Sydney Arthur Brooks was born in Fletching in 1898, the second son of Jared Brooks, a bricklayer born in East Grinstead, and his wife Frances, who was from Newick. By 1901, Sydney was living with his parents, an older brother William, an older sister Frances, and his maternal grandfather, William, in one half of Cherry Tree Cottages, Fletching Common. Sydney attended the village school between 1905 and 1911.
The 1911 census shows Sydney was indeed still at school and also still living in Cherry Tree Cottages. Frances was not at home, but William was with their parents, but apparently unemployed. There was also a new younger sister, Lily.
Sydney joined up on the 11th November 1914 in Lewes. He was therefore underage, as he was still only 16 years old.
SD1632 Private Sydney Brooks sailed for France on 4th March 1916. His brother William clearly joined up at the same time (he was also underage, as he was only 17), as his Regimental Number was SD1633.
The prefix to these numbers stands for ‘South Downs’ and was given to men who joined the 11th, 12thor 13th Battalions of the Royal Sussex Regiment. Both of the Brooks brothers joined the 12th Battalion.
The War Diaries of the 12th and 13th show that both formations had been in and out of the front line since their arrival on the continent in March. By the 29th June 1916, both battalions were in the Ferme de Bois/Richebourg area awaiting the attack, following a period of practice for it behind the lines. The detailed orders for the plan of the attack show that the intention of the action was to capture both front and support lines in the area of the Boar’s Head. To this end the 12th and 13th Battalions were to capture these positions and hold them, forming a new front line, the 12th on the right, and the 13th on the left of the assault. The 11thBattalion, Royal Sussex Regiment was in reserve, making the attack a very local affair.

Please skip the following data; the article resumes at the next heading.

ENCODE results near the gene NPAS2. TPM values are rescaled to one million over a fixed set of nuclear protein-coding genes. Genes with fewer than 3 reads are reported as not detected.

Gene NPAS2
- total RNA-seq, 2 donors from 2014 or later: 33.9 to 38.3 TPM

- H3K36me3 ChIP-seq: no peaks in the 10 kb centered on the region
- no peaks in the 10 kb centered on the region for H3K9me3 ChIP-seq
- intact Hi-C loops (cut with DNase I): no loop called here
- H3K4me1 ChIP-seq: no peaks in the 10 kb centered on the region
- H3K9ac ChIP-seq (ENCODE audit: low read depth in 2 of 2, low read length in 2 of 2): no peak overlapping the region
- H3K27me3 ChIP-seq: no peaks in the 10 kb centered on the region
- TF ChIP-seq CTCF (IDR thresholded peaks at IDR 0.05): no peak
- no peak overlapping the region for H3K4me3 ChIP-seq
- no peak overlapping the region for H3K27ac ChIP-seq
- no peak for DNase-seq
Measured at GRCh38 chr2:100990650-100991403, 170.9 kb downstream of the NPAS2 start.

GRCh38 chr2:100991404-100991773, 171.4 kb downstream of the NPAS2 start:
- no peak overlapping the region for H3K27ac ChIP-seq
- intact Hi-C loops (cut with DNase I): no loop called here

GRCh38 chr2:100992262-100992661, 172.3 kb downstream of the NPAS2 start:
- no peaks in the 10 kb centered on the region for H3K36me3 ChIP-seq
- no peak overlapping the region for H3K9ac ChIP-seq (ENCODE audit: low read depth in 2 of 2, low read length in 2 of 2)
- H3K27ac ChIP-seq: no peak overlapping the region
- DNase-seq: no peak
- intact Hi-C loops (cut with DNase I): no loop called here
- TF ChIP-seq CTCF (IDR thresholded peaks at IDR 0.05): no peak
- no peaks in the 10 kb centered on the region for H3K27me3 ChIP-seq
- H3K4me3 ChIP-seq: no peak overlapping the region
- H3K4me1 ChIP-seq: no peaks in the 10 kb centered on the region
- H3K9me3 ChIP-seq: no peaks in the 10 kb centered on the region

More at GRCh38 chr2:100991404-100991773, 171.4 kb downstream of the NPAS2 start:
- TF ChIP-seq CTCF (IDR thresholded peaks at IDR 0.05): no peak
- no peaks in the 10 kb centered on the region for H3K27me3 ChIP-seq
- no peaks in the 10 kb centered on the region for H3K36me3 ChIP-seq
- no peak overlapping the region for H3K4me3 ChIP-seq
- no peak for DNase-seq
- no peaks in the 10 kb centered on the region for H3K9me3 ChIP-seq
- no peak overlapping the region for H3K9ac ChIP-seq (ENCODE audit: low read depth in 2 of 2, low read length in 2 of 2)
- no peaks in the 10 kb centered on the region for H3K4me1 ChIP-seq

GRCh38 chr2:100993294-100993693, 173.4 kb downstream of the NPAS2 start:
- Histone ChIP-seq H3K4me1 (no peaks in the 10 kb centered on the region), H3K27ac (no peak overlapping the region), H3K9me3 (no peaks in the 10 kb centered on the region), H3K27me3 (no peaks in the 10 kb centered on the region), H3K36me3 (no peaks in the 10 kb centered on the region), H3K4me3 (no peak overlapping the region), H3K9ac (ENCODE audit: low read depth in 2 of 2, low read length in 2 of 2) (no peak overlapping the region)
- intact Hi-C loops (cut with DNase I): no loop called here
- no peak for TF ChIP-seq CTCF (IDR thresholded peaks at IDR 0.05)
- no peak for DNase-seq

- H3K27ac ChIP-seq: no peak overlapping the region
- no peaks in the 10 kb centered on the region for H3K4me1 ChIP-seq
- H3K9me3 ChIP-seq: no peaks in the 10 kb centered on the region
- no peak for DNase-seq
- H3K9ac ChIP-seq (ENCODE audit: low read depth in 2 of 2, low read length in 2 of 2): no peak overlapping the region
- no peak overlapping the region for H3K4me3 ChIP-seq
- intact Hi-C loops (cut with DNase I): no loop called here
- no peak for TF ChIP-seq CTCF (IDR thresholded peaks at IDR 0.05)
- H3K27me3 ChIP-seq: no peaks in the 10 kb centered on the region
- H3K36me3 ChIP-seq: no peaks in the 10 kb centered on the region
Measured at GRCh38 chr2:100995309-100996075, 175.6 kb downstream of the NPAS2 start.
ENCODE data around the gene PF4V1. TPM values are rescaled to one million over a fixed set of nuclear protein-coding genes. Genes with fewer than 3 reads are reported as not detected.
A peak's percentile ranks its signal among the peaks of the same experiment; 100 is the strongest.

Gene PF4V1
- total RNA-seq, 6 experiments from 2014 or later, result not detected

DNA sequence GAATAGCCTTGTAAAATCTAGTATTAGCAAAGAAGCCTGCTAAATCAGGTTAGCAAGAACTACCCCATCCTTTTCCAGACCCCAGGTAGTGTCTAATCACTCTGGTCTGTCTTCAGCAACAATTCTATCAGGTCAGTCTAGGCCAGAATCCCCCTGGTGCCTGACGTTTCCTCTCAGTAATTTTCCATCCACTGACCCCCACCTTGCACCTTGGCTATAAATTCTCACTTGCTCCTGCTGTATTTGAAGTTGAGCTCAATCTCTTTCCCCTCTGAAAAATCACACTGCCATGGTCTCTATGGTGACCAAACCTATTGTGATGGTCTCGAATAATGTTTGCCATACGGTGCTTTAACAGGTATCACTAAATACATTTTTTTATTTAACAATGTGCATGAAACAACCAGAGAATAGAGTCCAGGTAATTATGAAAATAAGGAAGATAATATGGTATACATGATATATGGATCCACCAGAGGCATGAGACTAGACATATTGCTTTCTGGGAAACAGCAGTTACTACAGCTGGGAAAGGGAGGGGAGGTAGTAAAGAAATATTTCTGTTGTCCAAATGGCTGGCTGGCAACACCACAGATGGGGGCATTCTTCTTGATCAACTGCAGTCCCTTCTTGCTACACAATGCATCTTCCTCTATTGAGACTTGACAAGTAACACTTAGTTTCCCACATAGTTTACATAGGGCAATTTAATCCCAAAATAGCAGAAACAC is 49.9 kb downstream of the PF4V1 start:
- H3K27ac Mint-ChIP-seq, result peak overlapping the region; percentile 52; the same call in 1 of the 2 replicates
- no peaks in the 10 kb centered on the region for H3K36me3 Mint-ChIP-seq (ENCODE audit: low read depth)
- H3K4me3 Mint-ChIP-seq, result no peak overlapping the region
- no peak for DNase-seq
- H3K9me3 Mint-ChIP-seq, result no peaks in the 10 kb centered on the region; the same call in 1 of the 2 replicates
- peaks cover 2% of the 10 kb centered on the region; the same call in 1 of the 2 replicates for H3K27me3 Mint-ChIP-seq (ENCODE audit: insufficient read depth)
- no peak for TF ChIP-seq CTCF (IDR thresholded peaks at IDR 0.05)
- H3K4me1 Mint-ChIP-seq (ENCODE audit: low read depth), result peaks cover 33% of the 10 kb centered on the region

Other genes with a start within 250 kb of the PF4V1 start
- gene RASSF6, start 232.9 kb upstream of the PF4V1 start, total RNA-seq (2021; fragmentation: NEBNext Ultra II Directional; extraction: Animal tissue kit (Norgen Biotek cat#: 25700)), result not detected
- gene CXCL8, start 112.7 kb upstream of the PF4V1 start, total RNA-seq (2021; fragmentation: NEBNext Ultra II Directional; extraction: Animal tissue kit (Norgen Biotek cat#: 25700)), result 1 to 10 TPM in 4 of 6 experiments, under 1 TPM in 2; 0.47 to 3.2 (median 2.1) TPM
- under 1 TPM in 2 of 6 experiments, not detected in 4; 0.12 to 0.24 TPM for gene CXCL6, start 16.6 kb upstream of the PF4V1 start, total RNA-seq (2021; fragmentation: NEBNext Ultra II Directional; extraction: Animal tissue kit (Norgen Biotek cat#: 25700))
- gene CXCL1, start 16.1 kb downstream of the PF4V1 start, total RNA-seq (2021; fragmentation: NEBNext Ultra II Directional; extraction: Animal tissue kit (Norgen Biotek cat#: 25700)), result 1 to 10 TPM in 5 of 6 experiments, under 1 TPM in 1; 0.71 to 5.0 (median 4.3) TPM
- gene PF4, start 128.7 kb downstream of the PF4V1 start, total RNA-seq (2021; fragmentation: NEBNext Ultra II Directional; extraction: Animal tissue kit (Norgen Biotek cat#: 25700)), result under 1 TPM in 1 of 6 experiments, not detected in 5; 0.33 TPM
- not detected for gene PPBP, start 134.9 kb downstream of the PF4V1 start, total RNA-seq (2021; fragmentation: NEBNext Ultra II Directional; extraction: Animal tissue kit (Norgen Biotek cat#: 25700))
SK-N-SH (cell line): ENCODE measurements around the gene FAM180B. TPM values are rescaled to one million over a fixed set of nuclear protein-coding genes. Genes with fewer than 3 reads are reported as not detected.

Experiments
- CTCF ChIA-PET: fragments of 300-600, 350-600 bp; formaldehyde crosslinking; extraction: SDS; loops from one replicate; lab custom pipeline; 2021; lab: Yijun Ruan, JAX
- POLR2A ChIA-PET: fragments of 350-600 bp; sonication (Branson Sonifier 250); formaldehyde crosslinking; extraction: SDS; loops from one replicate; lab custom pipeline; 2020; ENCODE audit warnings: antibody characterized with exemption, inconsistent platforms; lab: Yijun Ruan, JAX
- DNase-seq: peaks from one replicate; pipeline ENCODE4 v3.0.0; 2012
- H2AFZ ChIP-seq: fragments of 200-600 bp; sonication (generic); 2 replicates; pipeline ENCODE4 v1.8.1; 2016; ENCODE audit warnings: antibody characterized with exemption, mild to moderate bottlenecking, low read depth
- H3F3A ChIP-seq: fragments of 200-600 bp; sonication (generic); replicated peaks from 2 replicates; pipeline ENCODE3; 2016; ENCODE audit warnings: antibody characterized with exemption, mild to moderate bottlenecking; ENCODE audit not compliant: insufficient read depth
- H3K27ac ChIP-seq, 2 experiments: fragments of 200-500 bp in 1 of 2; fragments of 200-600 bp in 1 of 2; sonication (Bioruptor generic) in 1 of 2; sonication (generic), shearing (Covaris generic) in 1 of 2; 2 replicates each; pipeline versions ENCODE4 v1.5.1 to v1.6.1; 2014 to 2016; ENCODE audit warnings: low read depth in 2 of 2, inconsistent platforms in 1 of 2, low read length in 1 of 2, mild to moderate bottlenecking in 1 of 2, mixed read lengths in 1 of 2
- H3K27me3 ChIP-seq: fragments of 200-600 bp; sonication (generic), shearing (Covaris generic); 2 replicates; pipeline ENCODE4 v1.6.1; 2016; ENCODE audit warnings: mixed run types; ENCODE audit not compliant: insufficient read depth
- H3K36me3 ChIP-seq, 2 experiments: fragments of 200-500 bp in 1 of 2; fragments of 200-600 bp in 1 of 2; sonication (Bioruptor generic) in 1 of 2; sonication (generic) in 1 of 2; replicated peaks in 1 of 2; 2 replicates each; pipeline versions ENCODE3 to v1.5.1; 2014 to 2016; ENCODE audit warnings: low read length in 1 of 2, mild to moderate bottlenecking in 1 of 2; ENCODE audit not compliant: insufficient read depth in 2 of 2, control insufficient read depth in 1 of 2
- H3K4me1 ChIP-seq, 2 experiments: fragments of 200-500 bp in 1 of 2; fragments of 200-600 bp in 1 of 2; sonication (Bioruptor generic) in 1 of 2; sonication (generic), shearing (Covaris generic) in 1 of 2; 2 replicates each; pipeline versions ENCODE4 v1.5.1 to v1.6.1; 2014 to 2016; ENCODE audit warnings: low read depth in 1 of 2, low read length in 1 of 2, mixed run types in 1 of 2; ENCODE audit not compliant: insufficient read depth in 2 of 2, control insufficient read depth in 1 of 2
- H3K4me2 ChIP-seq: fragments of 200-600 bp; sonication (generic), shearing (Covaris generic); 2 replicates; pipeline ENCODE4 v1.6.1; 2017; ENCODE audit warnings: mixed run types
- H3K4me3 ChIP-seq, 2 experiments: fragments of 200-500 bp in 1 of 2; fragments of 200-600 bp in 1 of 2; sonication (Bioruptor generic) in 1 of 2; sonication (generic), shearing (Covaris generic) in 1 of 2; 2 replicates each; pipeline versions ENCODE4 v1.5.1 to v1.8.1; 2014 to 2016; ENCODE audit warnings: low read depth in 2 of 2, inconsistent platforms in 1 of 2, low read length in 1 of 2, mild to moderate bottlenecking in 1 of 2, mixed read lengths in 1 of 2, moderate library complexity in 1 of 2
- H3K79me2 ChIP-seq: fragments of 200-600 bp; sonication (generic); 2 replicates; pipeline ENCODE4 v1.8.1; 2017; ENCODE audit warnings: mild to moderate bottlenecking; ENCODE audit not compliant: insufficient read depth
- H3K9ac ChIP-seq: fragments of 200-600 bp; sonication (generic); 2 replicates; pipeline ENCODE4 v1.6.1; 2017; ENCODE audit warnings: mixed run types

Following a short bombardment, the Sussex men attacked at 3.05am on the morning of 30th June 1916. The War Diary of the 12th Battalion is short and to-the-point:
‘Battalion attacked enemy front and support lines and succeeded in entering same. The support line was occupied for about ½ an hour, and the front line for 4 hours. The withdrawal was necessitated by the supply of bombs and ammunition giving out and the heavy enemy barrage on out front line and communication trenches preventing reinforcements being sent forward.’
By 10.00am the battalion had been relieved and was marching to billets at Les Lobes. A figure entered in the margin of the 12th Battalion’s War Diary shows that the casualty figure for the day was 412 men killed, wounded or missing. Privates Sydney Brooks and Charles Hodges were among them. Sydney’s brother William survived the attack.
The War Diary of the 13th Battalion gives a more detailed account of the events of the day, but in essence the 13th Battalion’s experience was clearly much like that of their comrades in the 12th Battalion. They managed to occupy limited parts of the German front and support line but were forced back owing to fears that they would be cut off. The only extra detail of significance is the effect of a smoke screen designed to mask the advance, which drifted into the attacking formation causing great confusion, especially in the darkness of early morning.
The battalion was relieved at 1.30pm and marched to billets in Vielle Chapelle. The War Diary does not give complete casualty figures, but Paul Reed, (a leading authority on the Royal Sussex Regiment during the Great War) gives a total figure of nearly 1,100 men killed wounded or missing from the three Battalions (a company from the 11th Battalion had gone forward as a carrying party and had been almost completely wiped out). Hence casualties in the 13th battalion were even higher than those in the 12th
Sydney Brooks (aged only 18 years) has no known grave and are commemorated on the Loos Memorial, which forms the outer walls of Dud Corner Cemetery situated in a bleak spot next to the busy N43, the Lens-Bethune road.
The Royal Sussex men are commemorated in a circular apse, and are among over 20,000 men killed in the area with no known resting place recorded on the walls. Sydney’s name lies two above that of another Newick lad, Charles Brown, killed in 1915. The name ‘Dud Corner’ is thought to refer to the number of unexploded shells found in the area after the armistice
Sydney Brooks was awarded the Victory Medal and the British War Medal.
Sydney's brother William survived the 30th June attack, but was wounded in July 1918.
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